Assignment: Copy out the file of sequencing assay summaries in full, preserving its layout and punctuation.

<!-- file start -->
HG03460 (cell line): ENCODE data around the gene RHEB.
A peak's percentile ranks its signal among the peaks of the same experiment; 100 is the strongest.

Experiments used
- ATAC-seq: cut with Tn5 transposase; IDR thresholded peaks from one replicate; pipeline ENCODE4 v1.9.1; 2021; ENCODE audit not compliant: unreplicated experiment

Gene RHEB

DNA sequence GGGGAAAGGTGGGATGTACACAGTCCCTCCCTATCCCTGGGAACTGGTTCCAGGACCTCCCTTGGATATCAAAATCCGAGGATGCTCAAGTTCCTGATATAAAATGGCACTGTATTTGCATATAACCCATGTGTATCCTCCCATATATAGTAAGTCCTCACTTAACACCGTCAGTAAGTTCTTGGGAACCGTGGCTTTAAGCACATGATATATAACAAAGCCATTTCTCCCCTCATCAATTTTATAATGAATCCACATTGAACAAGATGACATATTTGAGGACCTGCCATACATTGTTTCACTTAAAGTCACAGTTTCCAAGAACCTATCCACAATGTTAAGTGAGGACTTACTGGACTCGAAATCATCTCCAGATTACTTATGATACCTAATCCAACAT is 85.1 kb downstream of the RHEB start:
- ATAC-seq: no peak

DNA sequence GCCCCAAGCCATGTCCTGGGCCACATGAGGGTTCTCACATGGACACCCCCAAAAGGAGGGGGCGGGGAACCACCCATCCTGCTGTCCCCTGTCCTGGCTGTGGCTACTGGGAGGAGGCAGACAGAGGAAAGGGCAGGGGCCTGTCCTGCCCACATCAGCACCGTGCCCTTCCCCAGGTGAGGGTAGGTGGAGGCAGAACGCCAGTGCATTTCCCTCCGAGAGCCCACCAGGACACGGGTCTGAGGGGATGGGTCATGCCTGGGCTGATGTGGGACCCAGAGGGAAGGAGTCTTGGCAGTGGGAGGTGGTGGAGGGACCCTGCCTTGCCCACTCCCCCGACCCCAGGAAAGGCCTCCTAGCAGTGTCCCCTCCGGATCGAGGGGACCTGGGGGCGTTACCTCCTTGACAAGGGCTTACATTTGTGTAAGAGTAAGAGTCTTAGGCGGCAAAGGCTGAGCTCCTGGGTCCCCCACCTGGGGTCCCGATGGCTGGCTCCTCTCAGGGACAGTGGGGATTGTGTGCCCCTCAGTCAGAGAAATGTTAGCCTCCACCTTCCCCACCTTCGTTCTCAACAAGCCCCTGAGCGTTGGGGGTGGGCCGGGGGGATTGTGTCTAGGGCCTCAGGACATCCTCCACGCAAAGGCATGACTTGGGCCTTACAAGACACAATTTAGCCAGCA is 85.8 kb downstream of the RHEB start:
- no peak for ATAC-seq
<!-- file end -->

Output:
HG03460 (cell line): ENCODE data around the gene RHEB.
A peak's percentile ranks its signal among the peaks of the same experiment; 100 is the strongest.

Experiments used
- ATAC-seq: cut with Tn5 transposase; IDR thresholded peaks from one replicate; pipeline ENCODE4 v1.9.1; 2021; ENCODE audit not compliant: unreplicated experiment

Gene RHEB

DNA sequence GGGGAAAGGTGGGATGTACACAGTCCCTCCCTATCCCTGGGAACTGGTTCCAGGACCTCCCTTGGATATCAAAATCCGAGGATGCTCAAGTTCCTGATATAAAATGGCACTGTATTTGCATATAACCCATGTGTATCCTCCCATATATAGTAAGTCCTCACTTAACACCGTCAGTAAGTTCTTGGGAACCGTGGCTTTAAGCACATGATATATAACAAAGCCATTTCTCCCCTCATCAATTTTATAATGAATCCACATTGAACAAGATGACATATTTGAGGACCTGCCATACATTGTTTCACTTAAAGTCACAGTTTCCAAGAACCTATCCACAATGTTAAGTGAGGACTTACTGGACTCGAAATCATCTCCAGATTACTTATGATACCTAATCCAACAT is 85.1 kb downstream of the RHEB start:
- ATAC-seq: no peak

DNA sequence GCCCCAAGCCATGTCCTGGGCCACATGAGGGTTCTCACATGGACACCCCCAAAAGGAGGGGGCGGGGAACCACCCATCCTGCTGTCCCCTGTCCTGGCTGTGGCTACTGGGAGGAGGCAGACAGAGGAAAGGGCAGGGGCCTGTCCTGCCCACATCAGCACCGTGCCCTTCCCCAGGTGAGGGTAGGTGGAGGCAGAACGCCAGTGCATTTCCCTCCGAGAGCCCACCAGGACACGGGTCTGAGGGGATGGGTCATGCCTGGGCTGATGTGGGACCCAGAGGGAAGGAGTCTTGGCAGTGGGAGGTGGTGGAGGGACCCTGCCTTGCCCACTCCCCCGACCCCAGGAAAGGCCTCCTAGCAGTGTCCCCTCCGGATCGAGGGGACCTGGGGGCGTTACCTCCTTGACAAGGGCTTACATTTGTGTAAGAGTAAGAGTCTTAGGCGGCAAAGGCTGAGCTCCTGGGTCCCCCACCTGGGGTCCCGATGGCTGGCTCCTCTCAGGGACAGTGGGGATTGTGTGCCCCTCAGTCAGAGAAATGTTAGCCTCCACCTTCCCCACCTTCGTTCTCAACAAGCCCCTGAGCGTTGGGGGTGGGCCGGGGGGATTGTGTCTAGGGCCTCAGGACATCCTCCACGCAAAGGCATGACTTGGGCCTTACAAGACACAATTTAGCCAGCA is 85.8 kb downstream of the RHEB start:
- no peak for ATAC-seq